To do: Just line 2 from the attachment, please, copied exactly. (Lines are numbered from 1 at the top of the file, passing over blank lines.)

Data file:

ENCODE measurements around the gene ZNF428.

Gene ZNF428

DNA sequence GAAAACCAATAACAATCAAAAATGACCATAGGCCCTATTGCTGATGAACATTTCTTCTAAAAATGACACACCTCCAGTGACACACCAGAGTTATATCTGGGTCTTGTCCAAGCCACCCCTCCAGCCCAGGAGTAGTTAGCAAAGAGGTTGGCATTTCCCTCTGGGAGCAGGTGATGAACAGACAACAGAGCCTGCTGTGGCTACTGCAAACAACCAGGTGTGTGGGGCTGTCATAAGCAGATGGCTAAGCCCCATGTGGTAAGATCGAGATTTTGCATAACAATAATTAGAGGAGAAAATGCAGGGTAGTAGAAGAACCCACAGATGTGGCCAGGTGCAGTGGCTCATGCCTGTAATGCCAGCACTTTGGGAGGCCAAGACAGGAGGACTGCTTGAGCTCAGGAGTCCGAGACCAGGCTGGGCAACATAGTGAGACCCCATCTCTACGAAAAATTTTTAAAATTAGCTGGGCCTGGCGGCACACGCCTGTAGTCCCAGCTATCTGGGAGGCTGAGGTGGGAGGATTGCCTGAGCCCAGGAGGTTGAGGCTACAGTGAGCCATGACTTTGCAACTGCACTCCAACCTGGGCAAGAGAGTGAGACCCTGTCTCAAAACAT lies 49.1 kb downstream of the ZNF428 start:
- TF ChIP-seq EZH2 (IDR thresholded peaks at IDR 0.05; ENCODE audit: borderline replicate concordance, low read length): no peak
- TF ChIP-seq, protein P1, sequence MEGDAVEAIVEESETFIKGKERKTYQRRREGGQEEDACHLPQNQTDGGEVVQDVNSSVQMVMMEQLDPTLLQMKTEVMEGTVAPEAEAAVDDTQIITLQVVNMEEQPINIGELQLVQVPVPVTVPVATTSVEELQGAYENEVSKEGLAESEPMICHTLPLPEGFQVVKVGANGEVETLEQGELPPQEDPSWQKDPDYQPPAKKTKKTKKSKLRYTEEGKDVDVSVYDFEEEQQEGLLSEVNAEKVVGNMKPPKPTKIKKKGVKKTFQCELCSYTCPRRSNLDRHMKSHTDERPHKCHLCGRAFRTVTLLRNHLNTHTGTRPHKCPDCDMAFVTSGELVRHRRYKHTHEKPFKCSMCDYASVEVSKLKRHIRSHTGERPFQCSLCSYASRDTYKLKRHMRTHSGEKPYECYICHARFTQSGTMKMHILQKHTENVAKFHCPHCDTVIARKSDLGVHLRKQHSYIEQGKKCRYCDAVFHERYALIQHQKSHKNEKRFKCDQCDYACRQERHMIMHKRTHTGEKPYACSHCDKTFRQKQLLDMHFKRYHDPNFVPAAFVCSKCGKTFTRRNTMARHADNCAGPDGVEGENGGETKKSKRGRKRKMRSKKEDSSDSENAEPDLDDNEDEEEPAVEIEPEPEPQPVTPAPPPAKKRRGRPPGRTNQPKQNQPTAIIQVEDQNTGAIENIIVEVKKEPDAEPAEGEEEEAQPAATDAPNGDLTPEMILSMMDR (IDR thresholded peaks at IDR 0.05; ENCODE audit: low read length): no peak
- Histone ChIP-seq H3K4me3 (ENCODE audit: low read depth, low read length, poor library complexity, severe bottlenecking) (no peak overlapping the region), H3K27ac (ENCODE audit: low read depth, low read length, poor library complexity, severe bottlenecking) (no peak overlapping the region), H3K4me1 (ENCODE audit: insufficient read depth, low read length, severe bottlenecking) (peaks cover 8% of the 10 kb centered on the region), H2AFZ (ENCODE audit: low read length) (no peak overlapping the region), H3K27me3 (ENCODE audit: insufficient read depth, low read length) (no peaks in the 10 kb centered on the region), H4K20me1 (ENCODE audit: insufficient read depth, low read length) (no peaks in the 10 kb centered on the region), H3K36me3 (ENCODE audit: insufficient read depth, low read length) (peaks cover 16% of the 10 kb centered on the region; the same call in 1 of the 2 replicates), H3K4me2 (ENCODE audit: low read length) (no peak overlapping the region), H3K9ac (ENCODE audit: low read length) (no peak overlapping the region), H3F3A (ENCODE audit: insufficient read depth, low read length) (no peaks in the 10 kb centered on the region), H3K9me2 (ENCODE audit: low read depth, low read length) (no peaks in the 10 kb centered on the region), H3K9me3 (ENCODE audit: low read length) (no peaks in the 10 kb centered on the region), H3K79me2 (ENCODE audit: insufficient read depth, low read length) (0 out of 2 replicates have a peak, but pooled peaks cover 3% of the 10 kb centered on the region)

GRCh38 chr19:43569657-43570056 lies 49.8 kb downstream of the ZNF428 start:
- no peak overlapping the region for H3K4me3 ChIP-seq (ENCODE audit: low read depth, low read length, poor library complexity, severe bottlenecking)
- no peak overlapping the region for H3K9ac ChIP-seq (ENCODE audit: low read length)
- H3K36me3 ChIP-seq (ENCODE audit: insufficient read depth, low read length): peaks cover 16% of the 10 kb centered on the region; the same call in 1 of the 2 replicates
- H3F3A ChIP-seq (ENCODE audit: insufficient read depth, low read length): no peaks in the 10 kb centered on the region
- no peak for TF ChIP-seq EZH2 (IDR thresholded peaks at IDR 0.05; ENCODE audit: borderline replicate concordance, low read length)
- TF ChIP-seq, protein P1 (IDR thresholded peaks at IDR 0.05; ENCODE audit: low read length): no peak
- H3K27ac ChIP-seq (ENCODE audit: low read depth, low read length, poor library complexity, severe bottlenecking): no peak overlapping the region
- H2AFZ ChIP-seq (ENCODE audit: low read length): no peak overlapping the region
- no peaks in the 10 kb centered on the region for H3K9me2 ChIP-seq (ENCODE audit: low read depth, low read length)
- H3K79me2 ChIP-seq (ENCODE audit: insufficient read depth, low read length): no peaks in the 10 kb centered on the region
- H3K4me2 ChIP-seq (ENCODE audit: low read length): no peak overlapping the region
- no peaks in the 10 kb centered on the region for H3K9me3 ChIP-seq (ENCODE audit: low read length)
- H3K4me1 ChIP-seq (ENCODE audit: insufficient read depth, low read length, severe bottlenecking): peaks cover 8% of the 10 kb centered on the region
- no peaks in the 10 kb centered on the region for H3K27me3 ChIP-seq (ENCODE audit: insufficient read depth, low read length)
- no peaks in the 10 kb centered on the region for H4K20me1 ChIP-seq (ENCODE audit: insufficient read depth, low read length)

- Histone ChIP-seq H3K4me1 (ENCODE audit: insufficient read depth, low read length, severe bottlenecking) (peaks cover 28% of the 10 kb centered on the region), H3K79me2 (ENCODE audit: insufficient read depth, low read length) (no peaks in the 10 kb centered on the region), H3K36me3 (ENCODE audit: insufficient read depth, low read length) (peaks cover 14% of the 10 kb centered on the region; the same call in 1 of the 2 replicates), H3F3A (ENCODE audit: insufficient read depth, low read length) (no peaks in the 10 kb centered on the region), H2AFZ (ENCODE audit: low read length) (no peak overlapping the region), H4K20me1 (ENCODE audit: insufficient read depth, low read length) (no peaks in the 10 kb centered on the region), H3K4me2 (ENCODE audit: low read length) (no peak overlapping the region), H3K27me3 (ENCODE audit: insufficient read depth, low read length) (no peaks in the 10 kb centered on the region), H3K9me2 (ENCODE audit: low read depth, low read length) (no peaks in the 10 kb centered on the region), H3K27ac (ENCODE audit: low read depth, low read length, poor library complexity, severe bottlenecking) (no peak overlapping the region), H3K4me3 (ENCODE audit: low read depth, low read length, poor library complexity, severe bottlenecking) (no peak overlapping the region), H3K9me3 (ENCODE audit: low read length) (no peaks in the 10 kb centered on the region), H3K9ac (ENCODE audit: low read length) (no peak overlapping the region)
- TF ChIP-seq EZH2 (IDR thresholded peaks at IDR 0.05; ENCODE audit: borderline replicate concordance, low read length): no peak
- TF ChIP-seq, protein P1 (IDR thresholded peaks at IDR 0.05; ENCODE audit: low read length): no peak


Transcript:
Gene ZNF428